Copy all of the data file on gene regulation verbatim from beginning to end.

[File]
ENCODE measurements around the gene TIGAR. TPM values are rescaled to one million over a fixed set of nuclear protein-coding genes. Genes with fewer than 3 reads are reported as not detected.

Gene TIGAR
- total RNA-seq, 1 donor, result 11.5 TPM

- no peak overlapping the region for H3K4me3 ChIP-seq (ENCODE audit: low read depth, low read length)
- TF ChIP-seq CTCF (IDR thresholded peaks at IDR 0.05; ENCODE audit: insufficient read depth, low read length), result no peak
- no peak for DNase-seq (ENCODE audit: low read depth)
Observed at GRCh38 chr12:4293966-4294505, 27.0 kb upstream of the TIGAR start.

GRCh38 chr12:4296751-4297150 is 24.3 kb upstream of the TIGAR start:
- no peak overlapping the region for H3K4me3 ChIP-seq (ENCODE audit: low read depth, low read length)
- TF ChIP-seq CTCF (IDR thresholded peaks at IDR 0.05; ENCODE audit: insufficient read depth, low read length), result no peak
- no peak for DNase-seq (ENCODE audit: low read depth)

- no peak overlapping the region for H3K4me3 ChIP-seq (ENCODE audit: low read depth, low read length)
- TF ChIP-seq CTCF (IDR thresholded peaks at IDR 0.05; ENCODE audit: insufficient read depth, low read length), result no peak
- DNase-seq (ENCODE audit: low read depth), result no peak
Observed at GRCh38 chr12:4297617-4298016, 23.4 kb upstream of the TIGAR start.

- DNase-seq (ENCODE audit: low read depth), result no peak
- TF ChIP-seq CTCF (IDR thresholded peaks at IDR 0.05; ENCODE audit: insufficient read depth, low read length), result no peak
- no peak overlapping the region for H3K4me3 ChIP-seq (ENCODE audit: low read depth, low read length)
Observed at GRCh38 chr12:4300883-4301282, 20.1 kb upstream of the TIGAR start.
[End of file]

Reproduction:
ENCODE measurements around the gene TIGAR. TPM values are rescaled to one million over a fixed set of nuclear protein-coding genes. Genes with fewer than 3 reads are reported as not detected.

Gene TIGAR
- total RNA-seq, 1 donor, result 11.5 TPM

- no peak overlapping the region for H3K4me3 ChIP-seq (ENCODE audit: low read depth, low read length)
- TF ChIP-seq CTCF (IDR thresholded peaks at IDR 0.05; ENCODE audit: insufficient read depth, low read length), result no peak
- no peak for DNase-seq (ENCODE audit: low read depth)
Observed at GRCh38 chr12:4293966-4294505, 27.0 kb upstream of the TIGAR start.

GRCh38 chr12:4296751-4297150 is 24.3 kb upstream of the TIGAR start:
- no peak overlapping the region for H3K4me3 ChIP-seq (ENCODE audit: low read depth, low read length)
- TF ChIP-seq CTCF (IDR thresholded peaks at IDR 0.05; ENCODE audit: insufficient read depth, low read length), result no peak
- no peak for DNase-seq (ENCODE audit: low read depth)

- no peak overlapping the region for H3K4me3 ChIP-seq (ENCODE audit: low read depth, low read length)
- TF ChIP-seq CTCF (IDR thresholded peaks at IDR 0.05; ENCODE audit: insufficient read depth, low read length), result no peak
- DNase-seq (ENCODE audit: low read depth), result no peak
Observed at GRCh38 chr12:4297617-4298016, 23.4 kb upstream of the TIGAR start.

- DNase-seq (ENCODE audit: low read depth), result no peak
- TF ChIP-seq CTCF (IDR thresholded peaks at IDR 0.05; ENCODE audit: insufficient read depth, low read length), result no peak
- no peak overlapping the region for H3K4me3 ChIP-seq (ENCODE audit: low read depth, low read length)
Observed at GRCh38 chr12:4300883-4301282, 20.1 kb upstream of the TIGAR start.